Kigali, La Ville des Mille Collins (“City of 1000 hills”), is breathtaking for many reasons. The lush green, rolling hills with colorful houses speckling the rich landscape are a sight for any eyes, in contrast to the urban chaos of neighboring capitals like Kampala or Nairobi. The streets are spotlessly clean, neatly painted and lined with perfectly planted trees and cobblestone walkways for the many pedestrians. Each hill makes up a different neighborhood and an evening walk offers striking views of Kigali for pedestrians, bikers, or rooftop cocktail-drinkers alike. The colorful Kitenge (traditionally-printed cotton fabric) and Agaseke (hand-woven baskets) furnish…

Digging into India’s learning ecosystem, it’s difficult to ignore or accurately summarize the starkly evident demographic segments. Here, I describe learning experiences across three Indian demographics and provide tips at the end for solution-builders looking at the Indian market.

In Three Groups

India’s large and diverse population, influenced by layers of stifling segregation, battles obvious racial and socioeconomic inequities deeply embedded in every aspect of its social fabric. As is the case in most countries, India’s social inequities manifest themselves very visibly in its education system.We can oversimplify India’s education system into three groups: the Indian elite, a loosely-defined middle class, and a…

Traditional resumes value superficial achievements at the expense of meaningful capabilities, and it is no coincidence that this is what our societies produce around the world. To develop holistically capable individuals we need new evaluative methods that keep pace with the skills we value today.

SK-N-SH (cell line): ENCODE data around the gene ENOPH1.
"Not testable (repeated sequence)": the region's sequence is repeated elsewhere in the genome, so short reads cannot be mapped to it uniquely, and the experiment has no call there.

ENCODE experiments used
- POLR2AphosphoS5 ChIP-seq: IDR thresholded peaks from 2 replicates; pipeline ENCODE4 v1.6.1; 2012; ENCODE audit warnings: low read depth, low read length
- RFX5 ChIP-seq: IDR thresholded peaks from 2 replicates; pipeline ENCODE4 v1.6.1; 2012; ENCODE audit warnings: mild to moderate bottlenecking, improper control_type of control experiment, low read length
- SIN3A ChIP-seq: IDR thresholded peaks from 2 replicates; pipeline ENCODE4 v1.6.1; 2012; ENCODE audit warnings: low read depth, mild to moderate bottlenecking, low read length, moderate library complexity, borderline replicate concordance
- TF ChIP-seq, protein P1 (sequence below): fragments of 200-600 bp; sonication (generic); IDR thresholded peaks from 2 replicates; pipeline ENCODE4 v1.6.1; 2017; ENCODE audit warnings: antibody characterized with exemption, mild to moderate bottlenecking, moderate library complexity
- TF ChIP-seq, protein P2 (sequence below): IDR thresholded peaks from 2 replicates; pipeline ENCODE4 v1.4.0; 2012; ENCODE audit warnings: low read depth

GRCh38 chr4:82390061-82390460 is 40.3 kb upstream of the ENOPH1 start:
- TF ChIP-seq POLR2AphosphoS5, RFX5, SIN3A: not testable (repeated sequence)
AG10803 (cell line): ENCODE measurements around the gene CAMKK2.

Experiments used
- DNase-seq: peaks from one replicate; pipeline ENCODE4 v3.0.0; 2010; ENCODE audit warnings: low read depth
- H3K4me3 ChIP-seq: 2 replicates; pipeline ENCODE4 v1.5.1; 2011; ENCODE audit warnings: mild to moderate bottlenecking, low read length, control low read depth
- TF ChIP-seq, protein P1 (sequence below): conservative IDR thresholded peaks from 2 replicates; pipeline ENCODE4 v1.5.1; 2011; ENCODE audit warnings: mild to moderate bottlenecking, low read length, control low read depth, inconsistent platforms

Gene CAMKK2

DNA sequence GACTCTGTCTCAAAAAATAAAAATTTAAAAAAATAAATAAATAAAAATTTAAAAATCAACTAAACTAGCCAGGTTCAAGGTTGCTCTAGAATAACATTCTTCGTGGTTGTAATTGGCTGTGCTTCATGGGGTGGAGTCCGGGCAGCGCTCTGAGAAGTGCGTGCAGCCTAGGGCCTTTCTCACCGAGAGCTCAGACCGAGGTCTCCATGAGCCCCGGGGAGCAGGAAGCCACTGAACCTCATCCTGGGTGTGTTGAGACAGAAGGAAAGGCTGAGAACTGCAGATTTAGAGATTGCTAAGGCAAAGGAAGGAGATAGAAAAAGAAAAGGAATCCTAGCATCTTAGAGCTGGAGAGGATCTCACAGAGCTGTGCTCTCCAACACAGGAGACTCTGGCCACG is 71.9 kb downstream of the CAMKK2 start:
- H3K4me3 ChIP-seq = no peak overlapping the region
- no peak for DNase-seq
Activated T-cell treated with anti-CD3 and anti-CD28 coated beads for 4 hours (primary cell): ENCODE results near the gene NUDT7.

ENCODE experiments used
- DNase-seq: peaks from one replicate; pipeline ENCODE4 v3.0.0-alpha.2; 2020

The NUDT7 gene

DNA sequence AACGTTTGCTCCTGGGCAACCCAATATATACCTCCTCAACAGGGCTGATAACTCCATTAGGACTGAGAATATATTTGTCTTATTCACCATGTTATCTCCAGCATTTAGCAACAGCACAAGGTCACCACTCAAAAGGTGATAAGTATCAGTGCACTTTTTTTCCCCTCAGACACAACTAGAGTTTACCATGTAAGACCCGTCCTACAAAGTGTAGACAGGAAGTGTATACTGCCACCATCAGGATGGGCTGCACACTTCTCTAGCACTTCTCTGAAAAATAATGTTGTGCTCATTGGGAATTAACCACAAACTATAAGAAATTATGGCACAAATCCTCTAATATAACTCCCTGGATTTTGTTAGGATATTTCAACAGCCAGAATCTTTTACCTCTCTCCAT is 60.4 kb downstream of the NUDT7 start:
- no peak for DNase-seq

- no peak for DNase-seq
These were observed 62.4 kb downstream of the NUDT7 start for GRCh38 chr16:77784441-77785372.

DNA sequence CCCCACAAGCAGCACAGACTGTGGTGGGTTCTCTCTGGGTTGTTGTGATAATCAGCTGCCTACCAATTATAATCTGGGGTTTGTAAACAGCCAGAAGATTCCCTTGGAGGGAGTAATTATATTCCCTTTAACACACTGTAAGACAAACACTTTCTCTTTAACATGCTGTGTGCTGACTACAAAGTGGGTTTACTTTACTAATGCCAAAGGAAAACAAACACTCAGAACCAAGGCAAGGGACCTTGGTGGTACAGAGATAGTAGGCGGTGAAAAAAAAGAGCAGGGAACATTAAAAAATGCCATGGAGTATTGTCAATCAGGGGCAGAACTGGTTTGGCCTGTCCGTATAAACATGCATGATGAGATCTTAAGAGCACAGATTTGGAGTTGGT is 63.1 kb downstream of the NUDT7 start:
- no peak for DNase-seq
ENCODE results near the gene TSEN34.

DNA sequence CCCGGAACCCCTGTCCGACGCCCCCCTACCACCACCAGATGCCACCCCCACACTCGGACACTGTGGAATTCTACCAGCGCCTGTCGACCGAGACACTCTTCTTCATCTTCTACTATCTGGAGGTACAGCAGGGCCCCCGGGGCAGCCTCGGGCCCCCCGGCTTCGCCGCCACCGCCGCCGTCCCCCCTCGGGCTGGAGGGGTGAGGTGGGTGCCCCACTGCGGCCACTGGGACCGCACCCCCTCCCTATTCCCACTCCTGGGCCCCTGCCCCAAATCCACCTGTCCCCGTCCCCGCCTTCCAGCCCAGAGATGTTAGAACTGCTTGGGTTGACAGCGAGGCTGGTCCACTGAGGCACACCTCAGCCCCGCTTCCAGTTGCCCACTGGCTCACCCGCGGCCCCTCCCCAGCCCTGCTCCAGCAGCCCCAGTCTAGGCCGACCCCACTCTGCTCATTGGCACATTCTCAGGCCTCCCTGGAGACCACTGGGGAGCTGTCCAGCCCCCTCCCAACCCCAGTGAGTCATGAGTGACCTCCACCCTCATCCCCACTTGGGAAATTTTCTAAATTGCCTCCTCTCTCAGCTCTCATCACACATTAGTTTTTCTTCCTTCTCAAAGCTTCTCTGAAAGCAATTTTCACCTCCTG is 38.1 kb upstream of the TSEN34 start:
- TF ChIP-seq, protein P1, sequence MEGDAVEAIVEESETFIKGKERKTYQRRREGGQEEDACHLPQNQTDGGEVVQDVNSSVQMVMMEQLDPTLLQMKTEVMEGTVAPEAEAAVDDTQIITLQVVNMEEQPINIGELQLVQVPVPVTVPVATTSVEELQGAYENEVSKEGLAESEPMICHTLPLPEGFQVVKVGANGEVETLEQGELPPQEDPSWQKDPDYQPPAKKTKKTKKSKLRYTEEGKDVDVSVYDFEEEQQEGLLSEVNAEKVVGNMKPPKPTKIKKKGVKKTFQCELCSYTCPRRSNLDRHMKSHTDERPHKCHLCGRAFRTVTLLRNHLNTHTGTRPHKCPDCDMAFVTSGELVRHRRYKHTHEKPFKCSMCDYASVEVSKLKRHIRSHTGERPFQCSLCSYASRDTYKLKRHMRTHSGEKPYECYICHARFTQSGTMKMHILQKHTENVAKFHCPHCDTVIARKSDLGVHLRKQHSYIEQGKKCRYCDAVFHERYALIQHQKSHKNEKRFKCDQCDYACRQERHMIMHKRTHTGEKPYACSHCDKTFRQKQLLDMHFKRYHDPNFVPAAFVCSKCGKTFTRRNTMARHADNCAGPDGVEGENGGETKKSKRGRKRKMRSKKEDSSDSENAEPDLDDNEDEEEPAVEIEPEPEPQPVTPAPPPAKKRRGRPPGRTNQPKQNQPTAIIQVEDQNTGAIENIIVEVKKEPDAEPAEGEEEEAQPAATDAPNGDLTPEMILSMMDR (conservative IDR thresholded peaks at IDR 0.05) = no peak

From research and conversations with educators, learners, and companies around the world, I propose key components and considerations for a new resume paradigm, and the ways in which technology can help make this feasible.

The skills we value have changed.

What is holding us back from focusing on the new skills?

We have a global skills gap. The skills society demands…

Update # 2: Rural Education Centre, India (August 2019)

As I walk into the classroom, twenty-five smiling faces excitedly greet me “Hi, Akka!” and “Ey-mee thin-ah-roo, Akka?” They’ve just eaten their government-provided mid-day meals and want to know what I’ve eaten for lunch today. They call me “older sister” in Telugu. They are excited and curious, even the shiest ones, to sing songs in English, to observe and talk with visitors, and to learn new things.

Their school, Vidya Vanam (“learning in the forest”), is a satellite school run by the Rishi Valley Institute for Educational Resources (part of the…

Sabbatical Update #1: July 2019

[Better late than never…]

Nestled deep in a beautiful and remote valley three hours from bustling Bangalore, birds and butterflies flutter from tree to tree, and children shriek with laughter, breaking the steady back-and-forth of creaky swings. A metal kitchen ladle clangs in a distinct rhythm that calls students to breakfast in the dining hall at one end of the campus. This same sound rings for breakfast, lunch, tiff (afternoon tea time), and dinner every day of the week, inviting students to a communal refuge from their daily endeavors. Outside the dining hall, there are…

As a product manager for Apple in Education, I’ve seen far too many in EdTech stick to solid product management advice, only to realize that education is (for good reason) a different ball game. If you want to build a successful EdTech product, below is an alternative framework to ensure your EdTech products meet the needs of teachers and learners.

Design with teachers and learners, not for them.

Good product advise often won’t work in education because it’s a complicated industry with an additional, more important, measure of success (learner outcomes) that is often not correlated with usage or financial…

Nidhi Hebbar

education ramblings, all about school love, teachers and learners know best, ed-technologist, and design-thinker

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